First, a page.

Those who disagree strongest with a proposal are more likely to take the time to reply to the proposal. That doesn’t mean they’re representative of the majority. You shouldn’t use the comments as a sample of collective opinions.

Here’s the list of current voters:

  • ArtSabintsev: core VP Engineering, became a voter before joining the core team
  • BenVan: node provider & protocol contributor
  • Blockwall Capital: early investor
  • Chainflow: node provider
  • CrisOG: core engineer, became a voter before joining the core team
  • disruptbanksy: core marketing/BD
  • Eden Block: early investor
  • _hk_: community member
  • Jinx (Poktopus): community figurehead, poktpool admin, host of node runner office hours
  • MetaCartel Ventures: early investor
  • Michael O’Rourke: founder/CEO
  • NachoNodes: node provider, Dir. of Engineering
  • Poktdachi: poktpool community member
  • Saturn Network: app
  • Shane: Node Pilot founder
  • SimplyStaking: node provider
  • Tony Kim: community moderator
  • virtual knight: community member

Note that 17 out of 18 of these voters are node runners who stand to benefit in the short-term from high inflation. If they are voting in favor of inflation reduction, it is because they believe it to be in the long-term interests of the ecosystem.

I will concede that the voter pool is small. But that doesn’t mean it’s non-representative.

The Low Voter Count is More Due to Apathy than Barriers to Entry

Have you looked into how a vote is earned?

Here’s what’s required of someone running a node (in addition to proving unique identity via BrightID/Coordinape), only 5 of the following:

  • Stay unjailed for 1 continuous month (2,880 consecutive blocks)
  • Process 50k relays
  • Help another community member set up a node
  • Contribute to open-source node tooling
  • Contribute to node documentation
  • Contribute to a node guide
  • Beta test a new Pocket Core version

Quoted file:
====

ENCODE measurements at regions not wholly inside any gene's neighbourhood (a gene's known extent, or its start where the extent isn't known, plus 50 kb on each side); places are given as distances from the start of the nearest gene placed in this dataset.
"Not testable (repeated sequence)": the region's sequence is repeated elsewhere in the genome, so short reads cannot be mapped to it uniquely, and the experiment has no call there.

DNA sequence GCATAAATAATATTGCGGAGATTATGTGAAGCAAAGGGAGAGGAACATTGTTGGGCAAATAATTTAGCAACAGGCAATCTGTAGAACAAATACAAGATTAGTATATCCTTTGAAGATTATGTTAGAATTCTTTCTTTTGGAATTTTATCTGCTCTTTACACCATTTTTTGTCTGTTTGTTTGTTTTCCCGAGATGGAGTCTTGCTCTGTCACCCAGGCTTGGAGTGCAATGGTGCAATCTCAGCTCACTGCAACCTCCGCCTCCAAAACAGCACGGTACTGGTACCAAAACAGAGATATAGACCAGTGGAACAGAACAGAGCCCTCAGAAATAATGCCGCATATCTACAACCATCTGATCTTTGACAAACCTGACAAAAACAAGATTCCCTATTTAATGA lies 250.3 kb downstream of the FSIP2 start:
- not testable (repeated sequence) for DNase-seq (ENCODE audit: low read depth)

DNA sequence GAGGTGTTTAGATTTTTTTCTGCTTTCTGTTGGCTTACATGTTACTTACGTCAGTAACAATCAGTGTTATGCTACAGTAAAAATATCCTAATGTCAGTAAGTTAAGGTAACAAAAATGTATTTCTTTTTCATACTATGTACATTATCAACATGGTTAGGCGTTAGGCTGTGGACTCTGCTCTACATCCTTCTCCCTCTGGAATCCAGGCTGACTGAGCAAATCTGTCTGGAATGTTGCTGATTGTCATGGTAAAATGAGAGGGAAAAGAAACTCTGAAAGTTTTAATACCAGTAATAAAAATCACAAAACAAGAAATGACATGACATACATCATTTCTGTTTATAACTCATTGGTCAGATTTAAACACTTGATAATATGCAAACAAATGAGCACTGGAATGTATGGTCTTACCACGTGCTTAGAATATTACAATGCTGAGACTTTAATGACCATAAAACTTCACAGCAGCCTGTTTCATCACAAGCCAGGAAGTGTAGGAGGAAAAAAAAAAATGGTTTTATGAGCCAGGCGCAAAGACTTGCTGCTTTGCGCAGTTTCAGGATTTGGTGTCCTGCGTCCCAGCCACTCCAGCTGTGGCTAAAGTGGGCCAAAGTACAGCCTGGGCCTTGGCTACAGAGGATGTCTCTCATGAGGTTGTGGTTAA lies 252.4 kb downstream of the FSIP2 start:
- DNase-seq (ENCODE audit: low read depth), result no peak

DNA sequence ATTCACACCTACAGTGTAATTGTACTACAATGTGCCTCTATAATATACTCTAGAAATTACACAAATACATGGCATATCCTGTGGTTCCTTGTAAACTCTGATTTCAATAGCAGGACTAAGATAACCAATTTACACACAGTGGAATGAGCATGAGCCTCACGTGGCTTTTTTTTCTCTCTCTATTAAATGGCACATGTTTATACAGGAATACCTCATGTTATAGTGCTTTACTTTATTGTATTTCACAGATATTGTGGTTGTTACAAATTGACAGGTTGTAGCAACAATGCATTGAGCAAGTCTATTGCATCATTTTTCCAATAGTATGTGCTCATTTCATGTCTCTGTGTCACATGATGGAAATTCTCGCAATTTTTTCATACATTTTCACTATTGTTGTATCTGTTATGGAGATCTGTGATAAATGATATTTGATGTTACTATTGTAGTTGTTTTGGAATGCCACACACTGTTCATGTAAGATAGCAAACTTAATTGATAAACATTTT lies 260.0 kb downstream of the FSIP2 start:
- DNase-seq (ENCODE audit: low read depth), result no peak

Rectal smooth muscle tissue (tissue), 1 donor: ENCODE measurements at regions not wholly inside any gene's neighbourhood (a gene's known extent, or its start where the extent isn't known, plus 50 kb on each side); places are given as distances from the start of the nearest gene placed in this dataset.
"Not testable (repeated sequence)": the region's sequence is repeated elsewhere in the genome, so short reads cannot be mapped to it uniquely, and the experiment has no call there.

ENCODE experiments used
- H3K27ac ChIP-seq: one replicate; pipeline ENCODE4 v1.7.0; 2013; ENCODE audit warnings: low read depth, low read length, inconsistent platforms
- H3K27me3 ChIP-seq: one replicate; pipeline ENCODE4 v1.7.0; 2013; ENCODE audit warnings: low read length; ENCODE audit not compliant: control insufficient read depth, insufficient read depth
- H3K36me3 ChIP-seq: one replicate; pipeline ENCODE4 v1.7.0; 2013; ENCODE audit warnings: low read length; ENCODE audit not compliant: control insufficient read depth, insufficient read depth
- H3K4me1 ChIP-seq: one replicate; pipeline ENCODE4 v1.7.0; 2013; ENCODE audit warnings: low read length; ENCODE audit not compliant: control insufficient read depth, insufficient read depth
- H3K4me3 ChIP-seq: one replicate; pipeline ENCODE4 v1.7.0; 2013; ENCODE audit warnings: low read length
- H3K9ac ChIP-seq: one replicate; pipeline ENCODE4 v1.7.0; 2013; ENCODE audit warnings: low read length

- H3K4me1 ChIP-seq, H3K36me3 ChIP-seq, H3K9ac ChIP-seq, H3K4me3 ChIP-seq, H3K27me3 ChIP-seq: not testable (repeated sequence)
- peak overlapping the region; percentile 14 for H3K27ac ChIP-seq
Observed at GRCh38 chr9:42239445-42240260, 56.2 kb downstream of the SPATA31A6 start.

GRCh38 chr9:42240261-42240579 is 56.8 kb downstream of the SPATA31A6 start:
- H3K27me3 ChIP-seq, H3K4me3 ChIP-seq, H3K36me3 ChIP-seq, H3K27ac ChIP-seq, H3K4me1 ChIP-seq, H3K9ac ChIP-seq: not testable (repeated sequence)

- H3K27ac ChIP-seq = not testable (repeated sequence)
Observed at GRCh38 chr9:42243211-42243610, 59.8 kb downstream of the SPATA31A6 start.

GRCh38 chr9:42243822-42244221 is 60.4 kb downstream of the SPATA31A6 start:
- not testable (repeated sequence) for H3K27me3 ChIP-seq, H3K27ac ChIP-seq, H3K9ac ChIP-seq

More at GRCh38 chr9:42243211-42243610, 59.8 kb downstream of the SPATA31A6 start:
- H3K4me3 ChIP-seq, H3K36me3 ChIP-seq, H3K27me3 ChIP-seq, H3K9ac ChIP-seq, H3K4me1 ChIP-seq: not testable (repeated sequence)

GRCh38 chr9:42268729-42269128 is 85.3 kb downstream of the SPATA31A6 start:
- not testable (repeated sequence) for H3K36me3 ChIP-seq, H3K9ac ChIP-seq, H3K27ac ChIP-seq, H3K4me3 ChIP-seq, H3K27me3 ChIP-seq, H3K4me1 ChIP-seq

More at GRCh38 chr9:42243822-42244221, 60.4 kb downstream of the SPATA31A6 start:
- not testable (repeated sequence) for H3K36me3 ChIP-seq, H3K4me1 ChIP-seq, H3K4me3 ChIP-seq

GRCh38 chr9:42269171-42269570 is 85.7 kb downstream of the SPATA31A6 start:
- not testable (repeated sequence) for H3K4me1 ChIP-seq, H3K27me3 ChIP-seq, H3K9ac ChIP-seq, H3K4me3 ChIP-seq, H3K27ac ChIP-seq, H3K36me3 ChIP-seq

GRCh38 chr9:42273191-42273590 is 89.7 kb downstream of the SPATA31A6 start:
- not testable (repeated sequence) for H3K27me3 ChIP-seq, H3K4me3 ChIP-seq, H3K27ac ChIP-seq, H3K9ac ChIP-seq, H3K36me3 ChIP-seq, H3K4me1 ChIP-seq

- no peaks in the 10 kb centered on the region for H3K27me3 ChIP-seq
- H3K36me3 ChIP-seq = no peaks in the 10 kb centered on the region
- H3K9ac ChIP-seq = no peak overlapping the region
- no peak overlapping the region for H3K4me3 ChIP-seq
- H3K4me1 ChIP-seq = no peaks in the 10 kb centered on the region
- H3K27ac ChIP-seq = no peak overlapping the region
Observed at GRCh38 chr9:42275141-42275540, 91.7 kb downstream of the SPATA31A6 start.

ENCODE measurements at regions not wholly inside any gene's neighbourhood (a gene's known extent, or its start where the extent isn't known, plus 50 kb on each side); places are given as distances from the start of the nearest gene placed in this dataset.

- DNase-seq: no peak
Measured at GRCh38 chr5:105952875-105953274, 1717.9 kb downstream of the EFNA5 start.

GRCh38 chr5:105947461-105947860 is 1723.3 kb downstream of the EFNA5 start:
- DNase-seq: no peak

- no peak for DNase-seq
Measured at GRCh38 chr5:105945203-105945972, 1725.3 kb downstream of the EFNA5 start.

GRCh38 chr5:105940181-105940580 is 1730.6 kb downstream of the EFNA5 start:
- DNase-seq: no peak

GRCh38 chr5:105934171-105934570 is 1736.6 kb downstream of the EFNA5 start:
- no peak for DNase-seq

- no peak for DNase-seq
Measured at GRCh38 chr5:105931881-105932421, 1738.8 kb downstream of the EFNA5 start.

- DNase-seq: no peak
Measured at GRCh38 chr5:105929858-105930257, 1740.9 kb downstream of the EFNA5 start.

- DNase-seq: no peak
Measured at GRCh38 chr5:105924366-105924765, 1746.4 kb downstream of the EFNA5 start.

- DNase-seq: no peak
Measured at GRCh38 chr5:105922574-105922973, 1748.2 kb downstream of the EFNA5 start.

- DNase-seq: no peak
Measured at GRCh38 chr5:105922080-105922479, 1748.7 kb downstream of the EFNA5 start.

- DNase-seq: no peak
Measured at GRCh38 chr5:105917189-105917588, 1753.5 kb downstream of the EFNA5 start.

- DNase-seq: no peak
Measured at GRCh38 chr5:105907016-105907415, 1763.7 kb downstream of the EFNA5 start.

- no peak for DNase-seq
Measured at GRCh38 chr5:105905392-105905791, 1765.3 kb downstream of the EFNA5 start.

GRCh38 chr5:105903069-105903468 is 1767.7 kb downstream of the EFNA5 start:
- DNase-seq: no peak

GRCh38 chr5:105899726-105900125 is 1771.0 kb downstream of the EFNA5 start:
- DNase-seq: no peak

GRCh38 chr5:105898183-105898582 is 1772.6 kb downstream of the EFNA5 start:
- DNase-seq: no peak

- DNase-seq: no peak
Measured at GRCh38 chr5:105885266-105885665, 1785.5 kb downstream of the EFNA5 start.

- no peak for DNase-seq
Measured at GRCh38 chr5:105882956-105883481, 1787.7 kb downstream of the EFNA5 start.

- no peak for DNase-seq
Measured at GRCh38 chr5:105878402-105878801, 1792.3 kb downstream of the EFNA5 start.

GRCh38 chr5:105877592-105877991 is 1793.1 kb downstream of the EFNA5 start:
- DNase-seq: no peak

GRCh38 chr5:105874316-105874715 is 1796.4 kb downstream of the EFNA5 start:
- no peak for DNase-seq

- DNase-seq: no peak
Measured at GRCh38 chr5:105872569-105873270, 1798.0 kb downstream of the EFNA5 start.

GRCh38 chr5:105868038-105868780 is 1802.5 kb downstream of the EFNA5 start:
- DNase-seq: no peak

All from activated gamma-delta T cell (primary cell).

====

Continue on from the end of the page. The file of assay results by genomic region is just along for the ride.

• Upgrade your node to a new Pocket Core version

The community path is equally easy for someone who is an active community member, requiring a mix of dogfooding Pocket, engaging with Pocket on Twitter, contributing minor fixes to docs/websites, attending calls, and helping other community members out.

The majority of steps on the path to earning a vote are all things that can be reasonably expected of someone who is an active stakeholder. I would bet money that there are hundreds of community members who already qualify for a vote or at least have very little left to do to obtain it. But they haven’t bothered.

In other projects, you see this kind of apathy towards governance in the form of low voter turnouts. Perhaps that feels better because the “option to vote” was there but it’s no different from apathy resulting in people not bothering to claim their vote.

And if someone can’t be bothered to take the time to claim their vote, can we trust them to take their time to analyze an issue, consider all sides to a debate, and vote with the long-term interests of the project in mind?

I Agree that Improvements Can Be Made to the Existing System

I have already begun brainstorming ways to expand the voter pool while upholding the mission of the original system.

This will involve automating the verification of someone’s stakeholder status, while ensuring that we gradually roll votes out starting with core community members.

I’m hoping to have a proposed update in the near future.


As an aside…

This feels unfair.

The WAGMI proposals have had the longest-running debates of any proposal by far. I have personally held off on putting them to a vote precisely because I wanted to allow for critiques to be expressed and addressed.

The biggest critique was the suddenness of the change, in particular for PUP-12, which was directly integrated into PUP-13 in the form of a 5-month gradual drawdown. If that’s not a meaningful integration of critiques then I don’t know what is.


Thanks for the thoughtful reply @JackALaing

This is a moot point because the opposite/inverse is also true — those who most support the proposal are also more likely to take the time to reply to the proposal. It doesn’t mean they’re representative of the majority.

This is all also besides the point because currently the only real meaningful handle we have on community sentiment is in the comments on the forum so until there is a better proxy for community sentiment, it’s all we really have to go off in a quantifiable way. Sure there are Discord groups, etc. but as far as I can tell the sentiment there seems to mirror the comments in the aforementioned PUP’s. Divided.

Next up, the list of voters. Thanks for compiling this by the way!

However, this voter list hardly reflects the composition of the larger Pocket community and is heavily biased towards early investors / contributors and team that likely got in at low prices and are likely already extremely profitable.